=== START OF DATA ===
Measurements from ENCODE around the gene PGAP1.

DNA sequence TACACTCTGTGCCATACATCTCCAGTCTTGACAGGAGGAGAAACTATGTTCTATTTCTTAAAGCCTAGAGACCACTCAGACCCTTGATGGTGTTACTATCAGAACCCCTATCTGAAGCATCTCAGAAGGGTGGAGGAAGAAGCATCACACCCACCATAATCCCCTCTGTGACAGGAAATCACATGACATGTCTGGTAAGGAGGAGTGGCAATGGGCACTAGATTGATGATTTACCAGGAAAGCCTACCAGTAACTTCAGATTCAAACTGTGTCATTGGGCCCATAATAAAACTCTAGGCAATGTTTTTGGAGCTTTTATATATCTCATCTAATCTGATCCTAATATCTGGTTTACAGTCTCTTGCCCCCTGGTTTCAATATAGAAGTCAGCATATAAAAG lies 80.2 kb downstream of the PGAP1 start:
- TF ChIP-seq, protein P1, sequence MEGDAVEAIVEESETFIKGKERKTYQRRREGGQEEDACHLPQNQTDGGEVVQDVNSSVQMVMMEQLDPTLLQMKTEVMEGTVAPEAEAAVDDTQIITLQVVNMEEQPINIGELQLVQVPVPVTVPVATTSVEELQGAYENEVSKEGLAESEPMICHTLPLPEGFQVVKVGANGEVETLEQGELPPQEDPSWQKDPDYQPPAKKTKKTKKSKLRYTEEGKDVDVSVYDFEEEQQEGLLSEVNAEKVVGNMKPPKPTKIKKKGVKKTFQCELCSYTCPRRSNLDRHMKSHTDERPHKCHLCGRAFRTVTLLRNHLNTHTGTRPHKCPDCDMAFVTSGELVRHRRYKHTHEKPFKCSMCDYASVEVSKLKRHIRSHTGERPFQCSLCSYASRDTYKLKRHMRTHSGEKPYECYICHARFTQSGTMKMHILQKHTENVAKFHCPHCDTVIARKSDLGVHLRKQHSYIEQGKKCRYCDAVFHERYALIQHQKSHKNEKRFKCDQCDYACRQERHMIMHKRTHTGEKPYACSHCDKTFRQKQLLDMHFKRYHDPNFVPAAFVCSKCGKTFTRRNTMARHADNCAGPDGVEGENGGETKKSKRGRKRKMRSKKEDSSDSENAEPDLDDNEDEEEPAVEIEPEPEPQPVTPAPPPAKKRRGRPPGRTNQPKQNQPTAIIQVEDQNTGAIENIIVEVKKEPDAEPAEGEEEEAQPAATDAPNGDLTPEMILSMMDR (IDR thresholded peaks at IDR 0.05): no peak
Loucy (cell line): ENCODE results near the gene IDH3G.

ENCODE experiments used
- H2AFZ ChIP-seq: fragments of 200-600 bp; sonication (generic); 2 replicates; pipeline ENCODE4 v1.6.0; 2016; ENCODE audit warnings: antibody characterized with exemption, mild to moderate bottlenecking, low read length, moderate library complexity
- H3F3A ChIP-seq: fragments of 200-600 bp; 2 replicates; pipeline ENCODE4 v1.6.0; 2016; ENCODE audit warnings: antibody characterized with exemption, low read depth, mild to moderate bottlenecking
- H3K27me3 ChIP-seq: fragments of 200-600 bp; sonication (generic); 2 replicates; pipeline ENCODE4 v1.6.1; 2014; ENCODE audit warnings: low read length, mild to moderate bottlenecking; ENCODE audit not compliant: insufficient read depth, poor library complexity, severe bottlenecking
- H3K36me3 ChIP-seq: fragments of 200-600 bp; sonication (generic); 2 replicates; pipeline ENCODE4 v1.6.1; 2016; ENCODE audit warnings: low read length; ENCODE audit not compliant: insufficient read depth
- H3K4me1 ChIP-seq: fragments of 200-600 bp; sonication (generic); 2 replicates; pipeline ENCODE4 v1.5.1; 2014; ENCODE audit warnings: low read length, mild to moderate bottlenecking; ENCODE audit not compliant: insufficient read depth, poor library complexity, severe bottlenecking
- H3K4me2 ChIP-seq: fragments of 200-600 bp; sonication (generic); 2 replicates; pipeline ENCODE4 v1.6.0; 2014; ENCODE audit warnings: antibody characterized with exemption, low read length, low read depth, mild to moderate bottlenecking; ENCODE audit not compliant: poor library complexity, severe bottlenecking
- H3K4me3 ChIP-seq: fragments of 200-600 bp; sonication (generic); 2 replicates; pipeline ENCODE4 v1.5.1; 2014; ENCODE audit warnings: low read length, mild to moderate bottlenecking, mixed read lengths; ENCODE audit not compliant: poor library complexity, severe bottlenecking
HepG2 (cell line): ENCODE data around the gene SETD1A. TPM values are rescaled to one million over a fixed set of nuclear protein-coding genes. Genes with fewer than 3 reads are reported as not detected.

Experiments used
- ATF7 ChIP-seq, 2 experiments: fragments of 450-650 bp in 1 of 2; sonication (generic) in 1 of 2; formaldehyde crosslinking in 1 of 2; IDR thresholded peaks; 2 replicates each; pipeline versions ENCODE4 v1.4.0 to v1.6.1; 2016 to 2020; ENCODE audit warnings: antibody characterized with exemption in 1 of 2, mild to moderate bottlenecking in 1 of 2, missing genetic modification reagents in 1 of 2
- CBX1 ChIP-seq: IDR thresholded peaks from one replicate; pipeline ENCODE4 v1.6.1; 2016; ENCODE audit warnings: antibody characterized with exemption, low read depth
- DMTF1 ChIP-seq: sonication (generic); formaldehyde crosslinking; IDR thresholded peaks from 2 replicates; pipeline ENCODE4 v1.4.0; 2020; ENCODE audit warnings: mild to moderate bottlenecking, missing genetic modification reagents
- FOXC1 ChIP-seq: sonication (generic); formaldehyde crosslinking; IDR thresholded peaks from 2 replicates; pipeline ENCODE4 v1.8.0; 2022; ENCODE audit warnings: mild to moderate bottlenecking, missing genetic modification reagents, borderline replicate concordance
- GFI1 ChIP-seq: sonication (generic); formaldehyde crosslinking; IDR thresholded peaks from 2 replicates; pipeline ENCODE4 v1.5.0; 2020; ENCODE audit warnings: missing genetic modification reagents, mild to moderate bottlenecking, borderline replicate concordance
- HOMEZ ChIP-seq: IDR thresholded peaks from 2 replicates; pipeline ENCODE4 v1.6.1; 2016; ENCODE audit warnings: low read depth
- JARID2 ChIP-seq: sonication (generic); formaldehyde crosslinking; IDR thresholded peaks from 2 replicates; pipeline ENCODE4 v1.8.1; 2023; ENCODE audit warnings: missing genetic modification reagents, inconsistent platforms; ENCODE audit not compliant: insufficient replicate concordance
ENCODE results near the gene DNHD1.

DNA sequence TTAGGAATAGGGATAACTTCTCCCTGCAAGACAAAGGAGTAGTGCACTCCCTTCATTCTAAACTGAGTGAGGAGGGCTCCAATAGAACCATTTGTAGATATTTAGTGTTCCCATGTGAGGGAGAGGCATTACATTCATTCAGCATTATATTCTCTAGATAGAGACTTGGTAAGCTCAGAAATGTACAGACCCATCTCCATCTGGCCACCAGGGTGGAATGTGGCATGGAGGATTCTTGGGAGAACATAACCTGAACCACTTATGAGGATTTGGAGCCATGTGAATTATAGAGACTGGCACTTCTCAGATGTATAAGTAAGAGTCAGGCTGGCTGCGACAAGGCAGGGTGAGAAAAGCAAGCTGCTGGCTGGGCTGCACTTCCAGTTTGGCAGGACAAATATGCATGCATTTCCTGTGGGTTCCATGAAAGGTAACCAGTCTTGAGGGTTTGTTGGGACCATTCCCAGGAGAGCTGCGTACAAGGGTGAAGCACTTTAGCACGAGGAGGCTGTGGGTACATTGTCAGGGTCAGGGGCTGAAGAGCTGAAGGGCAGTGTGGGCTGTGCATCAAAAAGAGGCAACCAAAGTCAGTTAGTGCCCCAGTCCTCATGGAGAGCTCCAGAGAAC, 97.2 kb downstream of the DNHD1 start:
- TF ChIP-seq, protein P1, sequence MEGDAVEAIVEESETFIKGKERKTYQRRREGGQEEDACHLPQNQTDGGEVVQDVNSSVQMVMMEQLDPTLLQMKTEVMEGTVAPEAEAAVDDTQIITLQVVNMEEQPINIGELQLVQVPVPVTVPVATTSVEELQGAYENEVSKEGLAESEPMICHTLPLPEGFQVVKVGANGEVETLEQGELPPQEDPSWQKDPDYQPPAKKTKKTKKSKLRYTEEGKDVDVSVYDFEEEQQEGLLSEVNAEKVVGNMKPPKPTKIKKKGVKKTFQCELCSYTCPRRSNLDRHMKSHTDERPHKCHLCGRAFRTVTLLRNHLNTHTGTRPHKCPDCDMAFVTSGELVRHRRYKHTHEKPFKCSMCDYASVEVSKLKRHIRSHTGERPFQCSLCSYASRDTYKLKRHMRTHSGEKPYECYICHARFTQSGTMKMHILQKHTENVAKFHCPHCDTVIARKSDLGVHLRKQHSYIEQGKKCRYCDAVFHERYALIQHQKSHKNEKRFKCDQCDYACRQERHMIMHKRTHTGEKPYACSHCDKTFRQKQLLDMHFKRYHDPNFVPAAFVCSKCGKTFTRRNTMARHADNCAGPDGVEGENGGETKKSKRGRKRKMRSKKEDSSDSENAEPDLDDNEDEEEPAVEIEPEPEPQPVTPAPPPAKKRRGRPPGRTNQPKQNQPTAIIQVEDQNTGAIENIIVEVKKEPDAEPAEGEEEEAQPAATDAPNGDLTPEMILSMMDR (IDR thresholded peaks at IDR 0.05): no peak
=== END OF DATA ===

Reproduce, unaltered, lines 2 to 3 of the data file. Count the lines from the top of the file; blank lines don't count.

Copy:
DNA sequence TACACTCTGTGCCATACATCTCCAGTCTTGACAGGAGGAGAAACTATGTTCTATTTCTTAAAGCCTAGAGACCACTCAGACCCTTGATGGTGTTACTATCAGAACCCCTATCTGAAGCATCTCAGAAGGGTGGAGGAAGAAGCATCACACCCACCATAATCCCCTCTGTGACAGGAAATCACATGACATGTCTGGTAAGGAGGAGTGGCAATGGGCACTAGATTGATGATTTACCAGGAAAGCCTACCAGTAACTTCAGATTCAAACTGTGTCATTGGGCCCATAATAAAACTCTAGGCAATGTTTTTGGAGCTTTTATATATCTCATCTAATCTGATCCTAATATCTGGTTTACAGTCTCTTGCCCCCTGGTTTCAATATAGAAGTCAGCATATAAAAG lies 80.2 kb downstream of the PGAP1 start:
- TF ChIP-seq, protein P1, sequence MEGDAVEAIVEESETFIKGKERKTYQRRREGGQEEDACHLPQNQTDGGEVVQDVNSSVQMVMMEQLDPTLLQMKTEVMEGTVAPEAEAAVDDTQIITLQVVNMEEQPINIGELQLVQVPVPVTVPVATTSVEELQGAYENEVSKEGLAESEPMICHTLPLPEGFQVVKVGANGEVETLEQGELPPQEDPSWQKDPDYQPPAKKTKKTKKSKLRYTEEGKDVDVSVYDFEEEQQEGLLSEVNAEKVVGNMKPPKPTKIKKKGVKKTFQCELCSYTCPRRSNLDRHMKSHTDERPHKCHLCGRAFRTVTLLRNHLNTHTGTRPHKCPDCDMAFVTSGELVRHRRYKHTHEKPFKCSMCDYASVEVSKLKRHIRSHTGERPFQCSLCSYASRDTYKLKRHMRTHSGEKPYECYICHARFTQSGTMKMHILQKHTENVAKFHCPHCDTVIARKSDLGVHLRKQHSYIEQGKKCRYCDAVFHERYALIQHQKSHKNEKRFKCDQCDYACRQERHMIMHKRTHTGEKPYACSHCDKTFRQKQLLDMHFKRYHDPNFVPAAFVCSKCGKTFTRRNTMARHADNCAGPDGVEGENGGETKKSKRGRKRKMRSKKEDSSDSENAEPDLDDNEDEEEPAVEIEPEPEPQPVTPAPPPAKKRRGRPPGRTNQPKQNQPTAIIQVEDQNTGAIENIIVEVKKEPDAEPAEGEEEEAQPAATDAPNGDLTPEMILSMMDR (IDR thresholded peaks at IDR 0.05): no peak